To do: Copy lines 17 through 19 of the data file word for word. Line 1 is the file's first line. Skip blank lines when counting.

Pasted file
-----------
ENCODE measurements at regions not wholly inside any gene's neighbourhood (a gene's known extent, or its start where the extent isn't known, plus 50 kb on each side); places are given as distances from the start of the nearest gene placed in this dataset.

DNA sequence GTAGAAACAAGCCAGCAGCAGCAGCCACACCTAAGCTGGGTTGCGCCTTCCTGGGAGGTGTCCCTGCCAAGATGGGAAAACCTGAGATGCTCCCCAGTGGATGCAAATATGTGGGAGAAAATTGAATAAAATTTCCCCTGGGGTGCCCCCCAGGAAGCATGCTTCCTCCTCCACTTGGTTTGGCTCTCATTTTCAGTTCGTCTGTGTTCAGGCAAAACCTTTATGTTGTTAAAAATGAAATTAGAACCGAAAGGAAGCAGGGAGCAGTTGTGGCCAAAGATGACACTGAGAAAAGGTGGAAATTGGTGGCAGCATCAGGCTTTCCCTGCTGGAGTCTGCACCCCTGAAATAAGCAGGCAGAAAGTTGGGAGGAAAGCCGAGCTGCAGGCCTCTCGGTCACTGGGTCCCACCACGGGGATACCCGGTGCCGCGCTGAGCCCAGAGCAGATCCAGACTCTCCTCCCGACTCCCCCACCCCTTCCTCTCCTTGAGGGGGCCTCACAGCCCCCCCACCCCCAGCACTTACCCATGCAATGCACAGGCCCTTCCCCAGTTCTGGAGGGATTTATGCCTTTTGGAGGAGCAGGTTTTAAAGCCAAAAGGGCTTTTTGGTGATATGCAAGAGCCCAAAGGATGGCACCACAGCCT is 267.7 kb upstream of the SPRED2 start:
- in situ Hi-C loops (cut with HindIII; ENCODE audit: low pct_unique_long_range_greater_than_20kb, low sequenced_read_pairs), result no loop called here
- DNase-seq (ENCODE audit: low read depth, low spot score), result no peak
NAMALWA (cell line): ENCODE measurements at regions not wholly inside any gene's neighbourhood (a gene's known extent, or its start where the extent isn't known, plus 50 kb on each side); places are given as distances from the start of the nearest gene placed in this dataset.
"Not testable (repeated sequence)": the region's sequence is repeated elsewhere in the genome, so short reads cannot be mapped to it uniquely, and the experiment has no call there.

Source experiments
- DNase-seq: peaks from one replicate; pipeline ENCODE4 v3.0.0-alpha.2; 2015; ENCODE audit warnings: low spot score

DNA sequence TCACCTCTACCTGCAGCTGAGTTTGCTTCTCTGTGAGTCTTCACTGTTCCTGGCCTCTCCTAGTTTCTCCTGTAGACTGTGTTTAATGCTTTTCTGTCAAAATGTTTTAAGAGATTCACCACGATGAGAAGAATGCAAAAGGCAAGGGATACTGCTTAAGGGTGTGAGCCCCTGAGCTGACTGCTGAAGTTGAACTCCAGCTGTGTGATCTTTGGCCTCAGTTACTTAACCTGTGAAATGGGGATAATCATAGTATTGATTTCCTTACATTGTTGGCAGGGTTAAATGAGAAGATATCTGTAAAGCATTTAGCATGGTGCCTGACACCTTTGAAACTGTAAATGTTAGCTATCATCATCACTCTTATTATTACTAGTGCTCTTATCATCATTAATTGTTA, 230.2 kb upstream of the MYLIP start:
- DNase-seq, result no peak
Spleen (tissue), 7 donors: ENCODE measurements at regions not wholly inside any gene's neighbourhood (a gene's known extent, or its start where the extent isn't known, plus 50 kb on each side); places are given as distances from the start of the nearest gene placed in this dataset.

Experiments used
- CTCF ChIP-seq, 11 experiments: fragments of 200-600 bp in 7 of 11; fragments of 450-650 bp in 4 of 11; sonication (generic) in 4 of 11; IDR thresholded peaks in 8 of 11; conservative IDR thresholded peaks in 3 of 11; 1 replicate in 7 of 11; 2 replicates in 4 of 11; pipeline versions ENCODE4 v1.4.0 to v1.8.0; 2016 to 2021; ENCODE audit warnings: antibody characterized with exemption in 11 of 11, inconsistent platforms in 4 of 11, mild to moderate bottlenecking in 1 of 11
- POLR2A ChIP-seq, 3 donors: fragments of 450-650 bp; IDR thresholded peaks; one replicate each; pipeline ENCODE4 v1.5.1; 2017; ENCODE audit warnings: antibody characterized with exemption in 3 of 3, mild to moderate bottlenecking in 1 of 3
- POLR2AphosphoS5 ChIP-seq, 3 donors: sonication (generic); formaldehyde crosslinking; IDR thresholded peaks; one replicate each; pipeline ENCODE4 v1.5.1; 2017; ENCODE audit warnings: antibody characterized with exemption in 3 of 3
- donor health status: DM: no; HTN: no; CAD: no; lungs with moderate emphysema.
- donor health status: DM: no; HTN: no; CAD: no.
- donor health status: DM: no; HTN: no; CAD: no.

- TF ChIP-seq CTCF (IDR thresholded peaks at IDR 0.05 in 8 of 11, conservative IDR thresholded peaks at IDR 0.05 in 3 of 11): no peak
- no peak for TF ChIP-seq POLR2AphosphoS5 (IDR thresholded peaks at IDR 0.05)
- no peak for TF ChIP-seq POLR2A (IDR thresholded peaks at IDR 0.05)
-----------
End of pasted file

- donor health status: DM: no; HTN: no; CAD: no.
- donor health status: DM: no; HTN: no; CAD: no.

- TF ChIP-seq CTCF (IDR thresholded peaks at IDR 0.05 in 8 of 11, conservative IDR thresholded peaks at IDR 0.05 in 3 of 11): no peak